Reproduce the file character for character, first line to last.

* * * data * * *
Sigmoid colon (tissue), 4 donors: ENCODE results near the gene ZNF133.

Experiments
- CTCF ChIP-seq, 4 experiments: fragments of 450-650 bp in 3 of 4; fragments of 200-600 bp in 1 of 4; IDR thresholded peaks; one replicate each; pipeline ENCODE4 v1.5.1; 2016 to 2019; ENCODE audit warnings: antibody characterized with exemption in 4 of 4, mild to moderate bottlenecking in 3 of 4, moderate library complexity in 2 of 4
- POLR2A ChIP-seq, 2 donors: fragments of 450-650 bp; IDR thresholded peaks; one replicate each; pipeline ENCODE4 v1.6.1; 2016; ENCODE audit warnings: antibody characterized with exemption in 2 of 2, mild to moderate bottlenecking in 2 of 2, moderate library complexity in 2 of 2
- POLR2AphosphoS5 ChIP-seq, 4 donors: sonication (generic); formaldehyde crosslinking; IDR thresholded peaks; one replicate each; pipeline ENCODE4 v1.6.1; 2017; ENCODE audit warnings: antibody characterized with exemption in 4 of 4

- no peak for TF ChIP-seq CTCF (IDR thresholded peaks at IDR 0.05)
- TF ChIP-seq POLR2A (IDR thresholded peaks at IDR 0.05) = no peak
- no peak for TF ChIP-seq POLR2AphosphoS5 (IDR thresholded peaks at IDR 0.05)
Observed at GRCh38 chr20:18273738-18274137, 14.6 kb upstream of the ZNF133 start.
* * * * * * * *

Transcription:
Sigmoid colon (tissue), 4 donors: ENCODE results near the gene ZNF133.

Experiments
- CTCF ChIP-seq, 4 experiments: fragments of 450-650 bp in 3 of 4; fragments of 200-600 bp in 1 of 4; IDR thresholded peaks; one replicate each; pipeline ENCODE4 v1.5.1; 2016 to 2019; ENCODE audit warnings: antibody characterized with exemption in 4 of 4, mild to moderate bottlenecking in 3 of 4, moderate library complexity in 2 of 4
- POLR2A ChIP-seq, 2 donors: fragments of 450-650 bp; IDR thresholded peaks; one replicate each; pipeline ENCODE4 v1.6.1; 2016; ENCODE audit warnings: antibody characterized with exemption in 2 of 2, mild to moderate bottlenecking in 2 of 2, moderate library complexity in 2 of 2
- POLR2AphosphoS5 ChIP-seq, 4 donors: sonication (generic); formaldehyde crosslinking; IDR thresholded peaks; one replicate each; pipeline ENCODE4 v1.6.1; 2017; ENCODE audit warnings: antibody characterized with exemption in 4 of 4

- no peak for TF ChIP-seq CTCF (IDR thresholded peaks at IDR 0.05)
- TF ChIP-seq POLR2A (IDR thresholded peaks at IDR 0.05) = no peak
- no peak for TF ChIP-seq POLR2AphosphoS5 (IDR thresholded peaks at IDR 0.05)
Observed at GRCh38 chr20:18273738-18274137, 14.6 kb upstream of the ZNF133 start.